Alleppey And The Backwaters: In Brief

Alappuzha

When you think of Kerala backwaters, what you are imagining is probably Alleppey. Also known as Alappuzha, Alleppey has some of the most naturally beautiful backwaters forming hundreds of channels and waterways. The average elevation of Alleppey is only 1 metre above mean sea level. It covers an area of 1,415 square kilometres and is … Read more Alleppey And The Backwaters: In Brief

The Serenity of South Goa

We have never been excited by the noisy, crowded parts of North Goa. And when we had to reach Goa around Christmas for work we were afraid all places would be sold out or too loud. A bit of a search around South Goa, an oasis of calm and serenity, and we locked on to a beautiful place called Ordo Sounsar  (meaning Another World, in Goan), on Talpona Beach, run by the charismatic Serafin Fernandes.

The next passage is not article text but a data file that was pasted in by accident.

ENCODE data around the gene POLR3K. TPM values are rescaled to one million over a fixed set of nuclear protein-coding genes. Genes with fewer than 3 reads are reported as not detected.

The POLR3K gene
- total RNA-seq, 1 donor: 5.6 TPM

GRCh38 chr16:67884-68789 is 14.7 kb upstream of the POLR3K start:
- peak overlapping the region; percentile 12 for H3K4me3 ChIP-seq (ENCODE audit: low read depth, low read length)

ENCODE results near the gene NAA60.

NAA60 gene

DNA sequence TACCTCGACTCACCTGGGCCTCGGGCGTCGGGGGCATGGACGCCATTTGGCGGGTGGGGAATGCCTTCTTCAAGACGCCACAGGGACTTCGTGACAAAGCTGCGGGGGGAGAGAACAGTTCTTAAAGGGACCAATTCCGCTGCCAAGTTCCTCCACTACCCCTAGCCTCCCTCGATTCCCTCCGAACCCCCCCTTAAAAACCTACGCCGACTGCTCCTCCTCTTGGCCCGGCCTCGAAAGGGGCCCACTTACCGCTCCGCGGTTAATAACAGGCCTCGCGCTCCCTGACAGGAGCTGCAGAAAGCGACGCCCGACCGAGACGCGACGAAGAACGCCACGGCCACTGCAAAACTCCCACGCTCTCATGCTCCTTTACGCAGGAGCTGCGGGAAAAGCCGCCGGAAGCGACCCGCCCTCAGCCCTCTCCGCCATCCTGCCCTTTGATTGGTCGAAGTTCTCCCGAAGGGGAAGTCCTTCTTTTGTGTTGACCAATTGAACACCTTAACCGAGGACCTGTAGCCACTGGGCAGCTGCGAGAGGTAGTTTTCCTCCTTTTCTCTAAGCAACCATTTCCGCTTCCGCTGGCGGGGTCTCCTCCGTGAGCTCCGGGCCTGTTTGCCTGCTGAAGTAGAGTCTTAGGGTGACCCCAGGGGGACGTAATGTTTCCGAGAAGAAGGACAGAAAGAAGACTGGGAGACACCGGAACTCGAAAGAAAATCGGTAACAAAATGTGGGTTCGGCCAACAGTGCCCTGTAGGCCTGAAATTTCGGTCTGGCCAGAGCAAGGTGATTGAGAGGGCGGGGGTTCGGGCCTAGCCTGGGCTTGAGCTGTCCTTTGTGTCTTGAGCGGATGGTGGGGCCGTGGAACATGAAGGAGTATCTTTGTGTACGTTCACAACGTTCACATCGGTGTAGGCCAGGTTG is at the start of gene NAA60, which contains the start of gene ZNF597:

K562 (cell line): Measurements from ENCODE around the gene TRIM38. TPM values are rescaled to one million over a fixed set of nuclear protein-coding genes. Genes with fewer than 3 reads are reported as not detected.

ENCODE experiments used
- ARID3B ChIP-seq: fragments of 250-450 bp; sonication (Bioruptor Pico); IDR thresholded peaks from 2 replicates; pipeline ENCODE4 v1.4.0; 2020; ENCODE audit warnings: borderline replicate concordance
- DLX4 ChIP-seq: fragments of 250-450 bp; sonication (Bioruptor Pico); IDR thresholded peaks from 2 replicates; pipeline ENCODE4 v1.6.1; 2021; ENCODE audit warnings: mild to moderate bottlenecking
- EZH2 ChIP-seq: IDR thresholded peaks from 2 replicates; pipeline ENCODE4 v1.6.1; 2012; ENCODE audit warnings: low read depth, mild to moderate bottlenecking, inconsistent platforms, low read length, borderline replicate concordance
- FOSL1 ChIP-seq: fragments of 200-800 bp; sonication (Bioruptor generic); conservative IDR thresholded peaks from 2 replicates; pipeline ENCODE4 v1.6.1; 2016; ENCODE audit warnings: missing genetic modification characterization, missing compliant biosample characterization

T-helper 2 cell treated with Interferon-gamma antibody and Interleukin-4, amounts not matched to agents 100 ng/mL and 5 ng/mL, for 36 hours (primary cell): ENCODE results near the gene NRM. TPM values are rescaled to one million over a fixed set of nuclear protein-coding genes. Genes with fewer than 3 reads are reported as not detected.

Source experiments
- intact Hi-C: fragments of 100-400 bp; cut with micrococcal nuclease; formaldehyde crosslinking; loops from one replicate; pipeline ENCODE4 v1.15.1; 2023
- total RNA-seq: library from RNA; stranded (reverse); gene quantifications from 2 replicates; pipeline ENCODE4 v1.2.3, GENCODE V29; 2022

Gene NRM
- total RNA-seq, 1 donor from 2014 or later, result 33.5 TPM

The Location:

The location was a bit of a trouble finding at night, which is all the better, since it attracts less crowds. At one point we had to cross a narrow iron bridge over the river Talpona, fearing it could scrape our car from either or both sides.

Bridge on Talpona River
An extremely narrow bridge on the way to Talpona Beach in South Goa.

Once we found the place, we were shown our lovely shack, made of bamboo, raised on stilts. These shacks are temporary and taken down every monsoons. The rooms were cozy and the open top bathroom very cool. Goa during end December becomes very cold at night with temperatures dipping to around 15 degrees, and add a cold sea breeze to that. We were thrilled to have discovered just the tucked away place to spend our Christmas and New Years’.

Mornings here wake up to a clean and serene beach, with only a fellow traveller or two practicing yoga. Our shack was right on the beach so we could hear the sea throughout. If you are the types who likes to connect to a peaceful and very indigenous local culture, South Goa would appeal to you. There isn’t much to do around here, which is very good, because you can truly relax. We discovered another shack next to ours which serves delicious local food, at very reasonable prices, called Deepiksha, and it became our meal destination. A walk down the road either way, and we discovered just a couple of more places, all serving great food, and all very peaceful.